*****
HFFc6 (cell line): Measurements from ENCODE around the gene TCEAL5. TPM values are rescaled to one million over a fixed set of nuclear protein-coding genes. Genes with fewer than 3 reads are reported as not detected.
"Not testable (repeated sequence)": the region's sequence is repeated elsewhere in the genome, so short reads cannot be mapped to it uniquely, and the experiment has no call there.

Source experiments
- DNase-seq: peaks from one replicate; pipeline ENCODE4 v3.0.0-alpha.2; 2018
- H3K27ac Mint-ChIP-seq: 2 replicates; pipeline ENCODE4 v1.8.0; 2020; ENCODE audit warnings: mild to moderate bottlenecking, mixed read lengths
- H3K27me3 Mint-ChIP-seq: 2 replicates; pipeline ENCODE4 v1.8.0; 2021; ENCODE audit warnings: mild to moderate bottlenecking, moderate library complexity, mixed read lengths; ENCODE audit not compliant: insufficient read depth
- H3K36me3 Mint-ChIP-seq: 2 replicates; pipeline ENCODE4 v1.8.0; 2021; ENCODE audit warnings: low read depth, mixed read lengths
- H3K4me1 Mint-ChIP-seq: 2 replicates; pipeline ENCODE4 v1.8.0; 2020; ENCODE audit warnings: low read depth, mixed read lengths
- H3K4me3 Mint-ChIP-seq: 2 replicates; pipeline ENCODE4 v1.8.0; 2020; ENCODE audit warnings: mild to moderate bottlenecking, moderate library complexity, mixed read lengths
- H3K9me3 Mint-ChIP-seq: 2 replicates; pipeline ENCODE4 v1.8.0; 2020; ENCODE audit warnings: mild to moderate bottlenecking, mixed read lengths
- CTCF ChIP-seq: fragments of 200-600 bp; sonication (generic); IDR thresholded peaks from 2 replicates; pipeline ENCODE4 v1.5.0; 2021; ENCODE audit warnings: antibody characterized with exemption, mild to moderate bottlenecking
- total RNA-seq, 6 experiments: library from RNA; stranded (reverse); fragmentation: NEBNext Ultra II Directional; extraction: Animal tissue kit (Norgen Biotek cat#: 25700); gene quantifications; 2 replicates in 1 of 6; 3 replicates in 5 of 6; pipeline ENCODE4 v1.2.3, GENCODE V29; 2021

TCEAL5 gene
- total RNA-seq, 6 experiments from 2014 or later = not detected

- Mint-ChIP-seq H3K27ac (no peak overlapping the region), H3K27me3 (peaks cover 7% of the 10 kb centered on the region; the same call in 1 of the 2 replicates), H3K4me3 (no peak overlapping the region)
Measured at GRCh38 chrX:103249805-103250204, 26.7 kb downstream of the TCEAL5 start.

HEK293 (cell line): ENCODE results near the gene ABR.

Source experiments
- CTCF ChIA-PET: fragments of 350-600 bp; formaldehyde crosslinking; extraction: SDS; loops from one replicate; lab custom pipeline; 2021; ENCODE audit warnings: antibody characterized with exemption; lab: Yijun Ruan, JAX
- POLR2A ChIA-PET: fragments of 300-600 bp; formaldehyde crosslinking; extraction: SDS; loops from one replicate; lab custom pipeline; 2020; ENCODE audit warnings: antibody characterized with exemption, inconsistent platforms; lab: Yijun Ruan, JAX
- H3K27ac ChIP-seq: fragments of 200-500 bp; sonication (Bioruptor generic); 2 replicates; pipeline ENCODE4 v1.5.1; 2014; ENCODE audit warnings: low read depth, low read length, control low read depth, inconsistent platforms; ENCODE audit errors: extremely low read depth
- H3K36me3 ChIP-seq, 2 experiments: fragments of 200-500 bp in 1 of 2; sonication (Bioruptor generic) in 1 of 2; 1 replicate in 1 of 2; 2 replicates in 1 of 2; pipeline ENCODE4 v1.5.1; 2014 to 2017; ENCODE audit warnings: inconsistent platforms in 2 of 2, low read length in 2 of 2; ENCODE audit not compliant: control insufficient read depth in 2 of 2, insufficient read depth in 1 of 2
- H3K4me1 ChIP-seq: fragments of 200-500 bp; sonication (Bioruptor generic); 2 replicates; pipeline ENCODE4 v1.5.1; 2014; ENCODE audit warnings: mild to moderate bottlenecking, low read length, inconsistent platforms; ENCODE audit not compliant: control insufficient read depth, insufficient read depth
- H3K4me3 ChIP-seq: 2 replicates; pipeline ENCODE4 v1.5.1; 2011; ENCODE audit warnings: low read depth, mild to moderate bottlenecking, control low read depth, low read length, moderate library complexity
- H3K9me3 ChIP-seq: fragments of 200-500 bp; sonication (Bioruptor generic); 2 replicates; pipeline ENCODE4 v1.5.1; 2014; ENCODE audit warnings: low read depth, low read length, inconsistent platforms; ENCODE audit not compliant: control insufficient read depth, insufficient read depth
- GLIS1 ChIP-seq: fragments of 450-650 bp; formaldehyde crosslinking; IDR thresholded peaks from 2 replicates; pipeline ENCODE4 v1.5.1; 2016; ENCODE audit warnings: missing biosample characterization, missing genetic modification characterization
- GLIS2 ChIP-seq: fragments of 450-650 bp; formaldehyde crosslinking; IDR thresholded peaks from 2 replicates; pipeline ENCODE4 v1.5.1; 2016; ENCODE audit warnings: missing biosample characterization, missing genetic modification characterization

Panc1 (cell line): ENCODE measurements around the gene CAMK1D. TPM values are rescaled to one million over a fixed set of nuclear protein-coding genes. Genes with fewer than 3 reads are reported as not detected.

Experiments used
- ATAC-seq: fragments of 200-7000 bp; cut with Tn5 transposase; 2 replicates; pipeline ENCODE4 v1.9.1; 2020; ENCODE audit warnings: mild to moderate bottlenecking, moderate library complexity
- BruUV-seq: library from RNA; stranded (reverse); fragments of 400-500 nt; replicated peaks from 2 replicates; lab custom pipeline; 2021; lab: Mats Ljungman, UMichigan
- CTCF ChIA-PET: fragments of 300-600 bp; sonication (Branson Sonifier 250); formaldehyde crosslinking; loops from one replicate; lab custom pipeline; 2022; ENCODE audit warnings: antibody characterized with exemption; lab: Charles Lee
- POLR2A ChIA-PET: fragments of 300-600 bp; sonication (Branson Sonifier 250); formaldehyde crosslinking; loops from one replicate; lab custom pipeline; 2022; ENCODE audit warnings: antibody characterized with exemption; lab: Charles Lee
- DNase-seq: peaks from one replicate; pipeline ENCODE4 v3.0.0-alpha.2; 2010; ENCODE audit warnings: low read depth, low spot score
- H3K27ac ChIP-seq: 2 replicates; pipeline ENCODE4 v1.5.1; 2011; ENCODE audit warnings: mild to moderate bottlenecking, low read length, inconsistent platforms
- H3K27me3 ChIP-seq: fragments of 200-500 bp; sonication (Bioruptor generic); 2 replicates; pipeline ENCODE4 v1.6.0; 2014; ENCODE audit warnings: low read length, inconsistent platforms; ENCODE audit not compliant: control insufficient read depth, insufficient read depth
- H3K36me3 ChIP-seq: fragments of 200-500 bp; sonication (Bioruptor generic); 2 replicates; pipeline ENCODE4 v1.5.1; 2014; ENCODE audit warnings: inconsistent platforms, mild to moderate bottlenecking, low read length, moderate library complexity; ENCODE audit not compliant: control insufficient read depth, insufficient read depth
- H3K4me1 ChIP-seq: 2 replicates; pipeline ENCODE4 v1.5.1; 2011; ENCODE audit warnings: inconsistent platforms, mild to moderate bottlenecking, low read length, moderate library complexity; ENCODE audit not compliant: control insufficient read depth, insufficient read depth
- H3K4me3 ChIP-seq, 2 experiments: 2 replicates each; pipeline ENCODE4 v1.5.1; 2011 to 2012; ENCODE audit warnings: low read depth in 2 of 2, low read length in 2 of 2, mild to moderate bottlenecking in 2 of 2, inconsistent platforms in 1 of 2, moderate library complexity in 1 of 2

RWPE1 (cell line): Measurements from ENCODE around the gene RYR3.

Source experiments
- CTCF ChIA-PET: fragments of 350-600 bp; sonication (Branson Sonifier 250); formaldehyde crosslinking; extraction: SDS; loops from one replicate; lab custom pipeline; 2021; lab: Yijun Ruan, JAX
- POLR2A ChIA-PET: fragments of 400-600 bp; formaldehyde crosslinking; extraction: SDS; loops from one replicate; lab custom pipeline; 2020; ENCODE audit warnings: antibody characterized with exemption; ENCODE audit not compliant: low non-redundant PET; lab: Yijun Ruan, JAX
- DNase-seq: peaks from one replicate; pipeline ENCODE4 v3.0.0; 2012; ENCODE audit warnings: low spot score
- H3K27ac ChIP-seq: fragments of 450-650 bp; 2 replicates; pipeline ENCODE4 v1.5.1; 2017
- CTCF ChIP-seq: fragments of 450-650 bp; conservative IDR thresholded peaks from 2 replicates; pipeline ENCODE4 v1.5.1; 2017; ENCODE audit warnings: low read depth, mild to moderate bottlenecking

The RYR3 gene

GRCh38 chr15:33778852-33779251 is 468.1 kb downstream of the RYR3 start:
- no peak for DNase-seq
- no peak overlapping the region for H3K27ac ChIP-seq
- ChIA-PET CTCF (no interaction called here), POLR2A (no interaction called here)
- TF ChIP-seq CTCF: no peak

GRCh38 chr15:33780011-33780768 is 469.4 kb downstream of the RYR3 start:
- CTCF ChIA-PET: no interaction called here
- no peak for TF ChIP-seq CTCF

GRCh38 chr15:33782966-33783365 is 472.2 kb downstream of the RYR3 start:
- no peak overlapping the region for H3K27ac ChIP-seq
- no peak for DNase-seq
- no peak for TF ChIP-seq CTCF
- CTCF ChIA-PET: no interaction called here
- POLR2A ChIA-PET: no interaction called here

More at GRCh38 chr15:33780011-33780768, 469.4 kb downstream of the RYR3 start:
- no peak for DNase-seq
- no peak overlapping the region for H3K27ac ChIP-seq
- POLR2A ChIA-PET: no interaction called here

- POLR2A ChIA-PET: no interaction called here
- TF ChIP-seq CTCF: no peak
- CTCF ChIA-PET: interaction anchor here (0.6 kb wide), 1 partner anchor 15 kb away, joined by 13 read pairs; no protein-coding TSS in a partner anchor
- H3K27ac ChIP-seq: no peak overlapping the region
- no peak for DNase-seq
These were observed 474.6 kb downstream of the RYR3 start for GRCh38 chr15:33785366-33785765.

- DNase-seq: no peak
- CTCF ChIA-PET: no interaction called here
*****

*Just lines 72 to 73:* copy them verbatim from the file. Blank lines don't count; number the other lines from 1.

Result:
- DNase-seq: no peak
- CTCF ChIA-PET: no interaction called here